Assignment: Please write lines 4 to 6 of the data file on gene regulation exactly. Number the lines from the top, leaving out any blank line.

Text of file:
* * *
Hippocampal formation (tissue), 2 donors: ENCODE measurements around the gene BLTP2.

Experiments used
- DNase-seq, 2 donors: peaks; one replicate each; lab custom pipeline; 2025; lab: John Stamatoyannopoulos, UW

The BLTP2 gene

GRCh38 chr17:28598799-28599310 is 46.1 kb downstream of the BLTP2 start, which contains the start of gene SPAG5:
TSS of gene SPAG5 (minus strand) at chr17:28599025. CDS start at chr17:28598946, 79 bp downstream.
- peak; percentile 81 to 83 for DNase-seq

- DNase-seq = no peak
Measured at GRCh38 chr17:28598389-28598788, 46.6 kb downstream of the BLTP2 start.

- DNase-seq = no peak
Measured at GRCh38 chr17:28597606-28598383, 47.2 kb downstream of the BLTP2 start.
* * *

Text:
The BLTP2 gene

GRCh38 chr17:28598799-28599310 is 46.1 kb downstream of the BLTP2 start, which contains the start of gene SPAG5:
TSS of gene SPAG5 (minus strand) at chr17:28599025. CDS start at chr17:28598946, 79 bp downstream.